As I write this, I am sitting in a car with my husband and two children, for the second day in a row, hurtling along a single lane highway that cuts through the never-ending wilderness of northern Ontario (picture trees, trees, lakes, rocks and more trees). Tomorrow, we will be doing the same thing. And to follow that up, we will spend three more days rolling across other sparsely populated regions of Canada.
Why are we doing this? Not because we are crazy (at least, not primarily). No, we have a better reason. We are doing this because, whether we were ready for it or not, Moving Day arrived. Bright and early yesterday, we said goodbye to Montreal, my home for the last 20 years and my husband’s for even longer, and headed west to a new chapter in our lives in Canmore, Alberta. And although we could have flown out, we decided to make it more memorable (this may be the crazy part) by turning the moment of transition into a family road trip.
The day before yesterday, we signed over the house at the notary’s office and came home to watch the movers stuff every last bit of life as we know it into their monstrous, 53-foot truck (I am happy to confirm that no neighbourhood vehicles were crushed in the maneuvering of that beast). We said goodbye to friends. We threw out an unspeakable amount of garbage. Then we picked up fast food and camped out on the carpet in the basement for one last night in the old house.
In the morning, while we packed the car, neighbours came by to wish us well – the next door neighbor who will herself be moving in less than a month to a new house closer to her daughter and grandchildren; the family across the street whose daughter just earned a place on the national cycling team at the same time that she ploughs her way through med school, and whose son, the same age as my daughter, is showing all the signs of following in his sister’s footsteps; the neighbours beside them that we didn’t know well but whose friendliness was evident from the smiles and small talk exchanged when we crossed paths on the street.
And we were treated to eggs and coffee at the home of the neighbours we will miss most, a couple with strong opinions, warm hearts, and two children slightly younger than ours. One last lively debate across their dining room table. One last frenetic playtime between our two sons, who have inexplicably chosen these last couple months of our time in Montreal to suddenly develop an intense friendship. A few tears were shed as we got into the car. And then we were off.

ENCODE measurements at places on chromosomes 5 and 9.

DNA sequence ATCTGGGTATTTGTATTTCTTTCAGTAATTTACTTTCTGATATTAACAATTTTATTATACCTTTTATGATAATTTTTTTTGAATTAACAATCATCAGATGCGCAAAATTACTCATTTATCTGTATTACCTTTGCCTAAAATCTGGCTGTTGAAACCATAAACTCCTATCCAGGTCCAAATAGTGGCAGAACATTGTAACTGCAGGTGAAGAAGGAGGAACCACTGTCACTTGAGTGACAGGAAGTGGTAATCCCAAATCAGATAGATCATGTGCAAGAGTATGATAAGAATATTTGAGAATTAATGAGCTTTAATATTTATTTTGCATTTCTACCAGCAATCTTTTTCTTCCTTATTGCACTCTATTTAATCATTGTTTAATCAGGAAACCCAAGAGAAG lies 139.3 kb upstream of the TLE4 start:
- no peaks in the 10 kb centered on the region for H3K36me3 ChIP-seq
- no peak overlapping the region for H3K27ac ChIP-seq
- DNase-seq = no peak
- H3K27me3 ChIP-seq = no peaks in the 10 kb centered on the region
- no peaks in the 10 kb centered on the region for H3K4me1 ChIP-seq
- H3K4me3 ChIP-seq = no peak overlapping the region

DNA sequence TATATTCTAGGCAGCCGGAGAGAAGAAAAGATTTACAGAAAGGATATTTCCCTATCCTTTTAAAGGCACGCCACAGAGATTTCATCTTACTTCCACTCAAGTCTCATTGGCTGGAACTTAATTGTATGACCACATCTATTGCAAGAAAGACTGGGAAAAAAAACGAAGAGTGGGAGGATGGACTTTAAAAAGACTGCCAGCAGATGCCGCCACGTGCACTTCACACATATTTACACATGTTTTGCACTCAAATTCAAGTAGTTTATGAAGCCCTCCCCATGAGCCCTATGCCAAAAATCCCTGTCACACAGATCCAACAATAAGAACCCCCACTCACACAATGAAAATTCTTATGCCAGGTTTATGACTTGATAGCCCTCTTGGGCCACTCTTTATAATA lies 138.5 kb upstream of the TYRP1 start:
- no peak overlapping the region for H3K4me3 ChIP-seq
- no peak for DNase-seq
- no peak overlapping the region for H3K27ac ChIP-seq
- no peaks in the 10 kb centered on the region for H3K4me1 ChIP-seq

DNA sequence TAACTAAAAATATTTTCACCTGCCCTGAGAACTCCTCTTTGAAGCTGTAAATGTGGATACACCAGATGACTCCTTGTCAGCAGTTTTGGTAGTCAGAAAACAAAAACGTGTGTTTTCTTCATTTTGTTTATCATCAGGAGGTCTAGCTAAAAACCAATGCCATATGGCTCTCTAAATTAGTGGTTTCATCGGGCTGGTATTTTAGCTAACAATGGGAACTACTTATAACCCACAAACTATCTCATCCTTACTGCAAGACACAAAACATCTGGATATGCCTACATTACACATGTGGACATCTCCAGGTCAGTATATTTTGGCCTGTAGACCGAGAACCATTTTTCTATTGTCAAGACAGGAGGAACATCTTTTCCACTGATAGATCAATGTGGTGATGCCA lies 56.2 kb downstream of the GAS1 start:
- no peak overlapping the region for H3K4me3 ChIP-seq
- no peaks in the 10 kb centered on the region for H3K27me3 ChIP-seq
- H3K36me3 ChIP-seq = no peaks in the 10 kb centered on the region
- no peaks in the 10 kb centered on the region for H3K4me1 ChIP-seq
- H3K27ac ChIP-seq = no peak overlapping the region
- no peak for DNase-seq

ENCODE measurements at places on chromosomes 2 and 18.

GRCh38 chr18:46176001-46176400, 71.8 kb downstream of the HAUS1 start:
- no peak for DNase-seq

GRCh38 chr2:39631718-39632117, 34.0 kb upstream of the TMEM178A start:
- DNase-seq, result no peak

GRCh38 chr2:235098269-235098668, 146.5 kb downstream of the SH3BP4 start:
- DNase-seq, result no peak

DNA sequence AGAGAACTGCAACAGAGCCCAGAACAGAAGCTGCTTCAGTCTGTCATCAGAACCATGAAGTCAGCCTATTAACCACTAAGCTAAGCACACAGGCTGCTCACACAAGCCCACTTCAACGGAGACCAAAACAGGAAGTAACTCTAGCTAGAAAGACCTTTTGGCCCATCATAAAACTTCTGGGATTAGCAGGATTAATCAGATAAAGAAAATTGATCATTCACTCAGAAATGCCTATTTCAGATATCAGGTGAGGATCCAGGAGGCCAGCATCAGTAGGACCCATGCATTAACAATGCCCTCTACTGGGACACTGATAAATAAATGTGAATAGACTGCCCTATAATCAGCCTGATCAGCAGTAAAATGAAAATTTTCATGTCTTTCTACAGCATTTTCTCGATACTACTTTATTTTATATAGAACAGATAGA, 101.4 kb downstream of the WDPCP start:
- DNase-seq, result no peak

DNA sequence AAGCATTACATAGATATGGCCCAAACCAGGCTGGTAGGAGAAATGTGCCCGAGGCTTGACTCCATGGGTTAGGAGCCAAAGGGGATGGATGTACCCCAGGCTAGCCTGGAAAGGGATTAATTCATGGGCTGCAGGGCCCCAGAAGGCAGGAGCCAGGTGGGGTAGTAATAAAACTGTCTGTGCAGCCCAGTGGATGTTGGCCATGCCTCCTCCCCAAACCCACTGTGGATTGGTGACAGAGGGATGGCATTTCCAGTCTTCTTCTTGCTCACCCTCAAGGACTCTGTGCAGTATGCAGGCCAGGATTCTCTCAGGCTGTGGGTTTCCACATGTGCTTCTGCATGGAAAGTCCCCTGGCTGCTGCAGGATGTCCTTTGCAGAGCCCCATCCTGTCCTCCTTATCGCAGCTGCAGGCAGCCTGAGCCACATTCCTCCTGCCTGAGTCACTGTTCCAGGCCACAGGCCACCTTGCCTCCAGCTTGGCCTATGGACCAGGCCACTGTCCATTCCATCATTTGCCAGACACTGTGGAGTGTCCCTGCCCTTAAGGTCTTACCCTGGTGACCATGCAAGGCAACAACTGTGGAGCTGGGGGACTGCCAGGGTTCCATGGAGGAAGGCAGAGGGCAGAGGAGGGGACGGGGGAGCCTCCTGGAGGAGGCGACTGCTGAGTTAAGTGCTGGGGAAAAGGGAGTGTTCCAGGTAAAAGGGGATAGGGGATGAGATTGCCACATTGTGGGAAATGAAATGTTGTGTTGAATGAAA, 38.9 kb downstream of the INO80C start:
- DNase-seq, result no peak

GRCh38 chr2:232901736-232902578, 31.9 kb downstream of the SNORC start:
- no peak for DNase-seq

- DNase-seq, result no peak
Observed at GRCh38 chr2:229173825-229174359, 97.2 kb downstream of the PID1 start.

I must say that it is no small thing to leave all of this behind. We will miss these people and places that have been the everyday fabric of our lives. And we sincerely hope that, technology and travel being what they are today, many of the goodbyes we said in the last few days were really only see-you-laters.
But, emotional baggage notwithstanding, we are now on the road, and that means we have to figure out what to do with ourselves, crammed into close quarters for hours on end. After all, ideally we want this trip to be memorable for all the right reasons, and not for all the times we wanted to throttle each other. One of the distractions we have resorted to is the old stand-by – music – with a 21st century twist.
Among his last-minute errands yesterday, my husband stopped at an electronics store and picked up a gadget that lets us plug an iPod into the cigarette lighter (surely a misnomer in this day and age – when was the last time someone actually lit a cigarette with one of those things) and use an FM channel to play downloaded music over the car speakers. Cool, no?
So we have been swapping music. Styx and Eric Clapton were followed by my daughter’s favorite from the Black Eyed Peas. Amanda Marshall and Boston tag teamed with Akon, Katy Perry and Avril Lavigne. We all belted out a Maroon Five hit, and then mellowed out with the Eagles. Alice Cooper seemed only appropriate, school being so recently out for summer. My husband’s favourite from Ozzy could not be left out. And my son, though mostly over his Spiderman fascination, has requested Chad Kroeger’s movie theme song six times and counting.
When even the music could no longer keep us from wilting like daisies, we stopped for the night at a not-so-new road-side motel off highway 11, north of North Bay, Ontario. It was the only thing we had seen for about 75 kilometers, and an internet search didn’t give us much hope of finding anything else soon. Notices in the room indicated the tap water was not drinkable, and the room smelled of cigarettes, even though a no smoking sign was prominently displayed. But the folks running the place were friendly, and the restaurant served good home cooking that settled well in our bellies after a day of in-car snacking. All part of the experience, we told the kids. Just roll with it. And, great kids that they are, they did.
At midnight, my husband and I groggily came to, trying to grasp what all the banging and commotion was about. Then we remembered it was Canada Day. The motel owners were exploding fireworks, literally right above our heads. We were too tired to go out and watch – though considering the timing for us, the celebration felt almost personal. The kids slept on, unperturbed, completely oblivious to the noise.
One thing is for sure – with a start like this, the road ahead promises to be anything but dull.